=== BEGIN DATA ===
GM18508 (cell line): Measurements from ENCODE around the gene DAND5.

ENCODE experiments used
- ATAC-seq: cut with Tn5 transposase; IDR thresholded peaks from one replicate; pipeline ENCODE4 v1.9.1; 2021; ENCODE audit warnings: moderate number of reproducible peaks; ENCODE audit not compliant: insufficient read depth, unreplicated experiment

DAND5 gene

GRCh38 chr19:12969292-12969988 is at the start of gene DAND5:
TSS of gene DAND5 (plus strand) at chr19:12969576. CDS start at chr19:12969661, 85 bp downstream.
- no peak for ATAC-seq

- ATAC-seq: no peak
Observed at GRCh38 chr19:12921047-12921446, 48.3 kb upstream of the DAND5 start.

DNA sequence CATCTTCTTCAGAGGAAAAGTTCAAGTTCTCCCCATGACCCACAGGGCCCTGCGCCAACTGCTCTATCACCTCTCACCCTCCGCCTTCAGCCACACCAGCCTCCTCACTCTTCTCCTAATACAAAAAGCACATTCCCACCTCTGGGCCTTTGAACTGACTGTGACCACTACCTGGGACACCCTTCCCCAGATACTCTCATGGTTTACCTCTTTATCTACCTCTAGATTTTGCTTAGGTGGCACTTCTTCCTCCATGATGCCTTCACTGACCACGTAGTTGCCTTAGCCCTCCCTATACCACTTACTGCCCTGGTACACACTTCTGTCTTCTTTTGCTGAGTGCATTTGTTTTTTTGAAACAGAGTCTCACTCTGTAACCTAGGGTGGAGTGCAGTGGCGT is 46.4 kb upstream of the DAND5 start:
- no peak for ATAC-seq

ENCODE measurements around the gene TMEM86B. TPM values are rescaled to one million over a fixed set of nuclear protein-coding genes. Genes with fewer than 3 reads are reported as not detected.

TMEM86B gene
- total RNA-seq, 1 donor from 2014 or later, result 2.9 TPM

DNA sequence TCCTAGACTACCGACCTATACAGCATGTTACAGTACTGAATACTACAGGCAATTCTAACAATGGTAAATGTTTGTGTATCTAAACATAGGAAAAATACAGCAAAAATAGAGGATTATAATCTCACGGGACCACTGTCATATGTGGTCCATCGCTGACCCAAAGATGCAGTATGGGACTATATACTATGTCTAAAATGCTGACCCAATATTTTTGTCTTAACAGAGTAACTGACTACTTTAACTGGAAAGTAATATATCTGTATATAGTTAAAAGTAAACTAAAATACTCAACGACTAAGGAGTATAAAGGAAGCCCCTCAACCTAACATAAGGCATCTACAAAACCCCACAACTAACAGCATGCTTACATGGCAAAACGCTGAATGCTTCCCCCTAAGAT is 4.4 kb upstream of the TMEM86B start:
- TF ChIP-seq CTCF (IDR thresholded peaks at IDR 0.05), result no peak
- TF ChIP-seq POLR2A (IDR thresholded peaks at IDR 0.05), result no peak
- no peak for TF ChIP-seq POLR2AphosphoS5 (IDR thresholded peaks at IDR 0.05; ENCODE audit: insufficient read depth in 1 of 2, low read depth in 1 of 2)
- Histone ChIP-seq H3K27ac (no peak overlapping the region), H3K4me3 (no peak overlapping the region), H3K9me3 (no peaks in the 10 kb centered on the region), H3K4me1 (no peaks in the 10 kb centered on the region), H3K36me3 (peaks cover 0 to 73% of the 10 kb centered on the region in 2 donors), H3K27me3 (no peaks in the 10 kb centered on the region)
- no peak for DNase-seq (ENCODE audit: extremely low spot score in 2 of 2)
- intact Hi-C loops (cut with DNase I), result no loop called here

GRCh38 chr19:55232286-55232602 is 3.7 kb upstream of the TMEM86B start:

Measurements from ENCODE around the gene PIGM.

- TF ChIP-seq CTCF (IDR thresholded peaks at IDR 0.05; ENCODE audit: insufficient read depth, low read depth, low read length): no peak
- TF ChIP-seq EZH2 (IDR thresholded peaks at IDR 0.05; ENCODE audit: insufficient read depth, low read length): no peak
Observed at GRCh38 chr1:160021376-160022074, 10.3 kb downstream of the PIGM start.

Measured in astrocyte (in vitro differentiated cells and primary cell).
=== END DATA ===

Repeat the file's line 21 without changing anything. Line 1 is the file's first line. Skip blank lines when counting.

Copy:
- intact Hi-C loops (cut with DNase I), result no loop called here